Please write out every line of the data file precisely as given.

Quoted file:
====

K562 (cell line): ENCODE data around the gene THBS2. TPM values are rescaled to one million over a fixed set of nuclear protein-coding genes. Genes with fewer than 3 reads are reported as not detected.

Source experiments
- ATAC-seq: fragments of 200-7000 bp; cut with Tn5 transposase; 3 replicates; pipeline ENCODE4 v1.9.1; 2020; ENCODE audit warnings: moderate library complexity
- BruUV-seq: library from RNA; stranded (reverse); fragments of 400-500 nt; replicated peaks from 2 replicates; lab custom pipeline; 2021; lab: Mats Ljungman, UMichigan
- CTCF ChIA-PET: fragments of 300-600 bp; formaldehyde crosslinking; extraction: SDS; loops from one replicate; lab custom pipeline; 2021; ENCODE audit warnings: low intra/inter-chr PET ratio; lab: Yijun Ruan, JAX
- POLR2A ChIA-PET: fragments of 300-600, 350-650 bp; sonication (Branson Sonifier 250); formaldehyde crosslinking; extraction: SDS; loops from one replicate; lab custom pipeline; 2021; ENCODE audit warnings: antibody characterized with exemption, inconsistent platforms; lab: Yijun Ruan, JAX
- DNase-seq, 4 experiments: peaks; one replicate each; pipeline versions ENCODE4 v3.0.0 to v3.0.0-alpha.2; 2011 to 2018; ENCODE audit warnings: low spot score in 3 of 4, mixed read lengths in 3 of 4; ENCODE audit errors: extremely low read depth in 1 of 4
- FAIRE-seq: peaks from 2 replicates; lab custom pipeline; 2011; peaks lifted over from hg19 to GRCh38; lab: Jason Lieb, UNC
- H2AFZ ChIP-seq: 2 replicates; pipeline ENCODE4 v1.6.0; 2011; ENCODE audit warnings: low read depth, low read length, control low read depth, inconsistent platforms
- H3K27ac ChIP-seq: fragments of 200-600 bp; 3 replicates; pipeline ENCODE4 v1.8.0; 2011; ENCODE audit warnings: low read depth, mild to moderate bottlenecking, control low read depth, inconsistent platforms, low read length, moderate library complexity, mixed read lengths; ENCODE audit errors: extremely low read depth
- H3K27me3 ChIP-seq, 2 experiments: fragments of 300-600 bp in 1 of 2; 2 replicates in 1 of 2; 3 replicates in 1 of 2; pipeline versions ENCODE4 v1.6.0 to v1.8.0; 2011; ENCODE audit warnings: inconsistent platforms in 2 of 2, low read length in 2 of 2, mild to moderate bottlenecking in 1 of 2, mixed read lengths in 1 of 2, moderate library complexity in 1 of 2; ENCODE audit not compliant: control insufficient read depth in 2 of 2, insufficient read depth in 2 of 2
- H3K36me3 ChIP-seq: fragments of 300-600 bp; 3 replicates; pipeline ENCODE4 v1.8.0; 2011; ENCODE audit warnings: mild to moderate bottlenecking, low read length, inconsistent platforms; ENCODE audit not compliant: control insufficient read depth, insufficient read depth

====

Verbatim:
K562 (cell line): ENCODE data around the gene THBS2. TPM values are rescaled to one million over a fixed set of nuclear protein-coding genes. Genes with fewer than 3 reads are reported as not detected.

Source experiments
- ATAC-seq: fragments of 200-7000 bp; cut with Tn5 transposase; 3 replicates; pipeline ENCODE4 v1.9.1; 2020; ENCODE audit warnings: moderate library complexity
- BruUV-seq: library from RNA; stranded (reverse); fragments of 400-500 nt; replicated peaks from 2 replicates; lab custom pipeline; 2021; lab: Mats Ljungman, UMichigan
- CTCF ChIA-PET: fragments of 300-600 bp; formaldehyde crosslinking; extraction: SDS; loops from one replicate; lab custom pipeline; 2021; ENCODE audit warnings: low intra/inter-chr PET ratio; lab: Yijun Ruan, JAX
- POLR2A ChIA-PET: fragments of 300-600, 350-650 bp; sonication (Branson Sonifier 250); formaldehyde crosslinking; extraction: SDS; loops from one replicate; lab custom pipeline; 2021; ENCODE audit warnings: antibody characterized with exemption, inconsistent platforms; lab: Yijun Ruan, JAX
- DNase-seq, 4 experiments: peaks; one replicate each; pipeline versions ENCODE4 v3.0.0 to v3.0.0-alpha.2; 2011 to 2018; ENCODE audit warnings: low spot score in 3 of 4, mixed read lengths in 3 of 4; ENCODE audit errors: extremely low read depth in 1 of 4
- FAIRE-seq: peaks from 2 replicates; lab custom pipeline; 2011; peaks lifted over from hg19 to GRCh38; lab: Jason Lieb, UNC
- H2AFZ ChIP-seq: 2 replicates; pipeline ENCODE4 v1.6.0; 2011; ENCODE audit warnings: low read depth, low read length, control low read depth, inconsistent platforms
- H3K27ac ChIP-seq: fragments of 200-600 bp; 3 replicates; pipeline ENCODE4 v1.8.0; 2011; ENCODE audit warnings: low read depth, mild to moderate bottlenecking, control low read depth, inconsistent platforms, low read length, moderate library complexity, mixed read lengths; ENCODE audit errors: extremely low read depth
- H3K27me3 ChIP-seq, 2 experiments: fragments of 300-600 bp in 1 of 2; 2 replicates in 1 of 2; 3 replicates in 1 of 2; pipeline versions ENCODE4 v1.6.0 to v1.8.0; 2011; ENCODE audit warnings: inconsistent platforms in 2 of 2, low read length in 2 of 2, mild to moderate bottlenecking in 1 of 2, mixed read lengths in 1 of 2, moderate library complexity in 1 of 2; ENCODE audit not compliant: control insufficient read depth in 2 of 2, insufficient read depth in 2 of 2
- H3K36me3 ChIP-seq: fragments of 300-600 bp; 3 replicates; pipeline ENCODE4 v1.8.0; 2011; ENCODE audit warnings: mild to moderate bottlenecking, low read length, inconsistent platforms; ENCODE audit not compliant: control insufficient read depth, insufficient read depth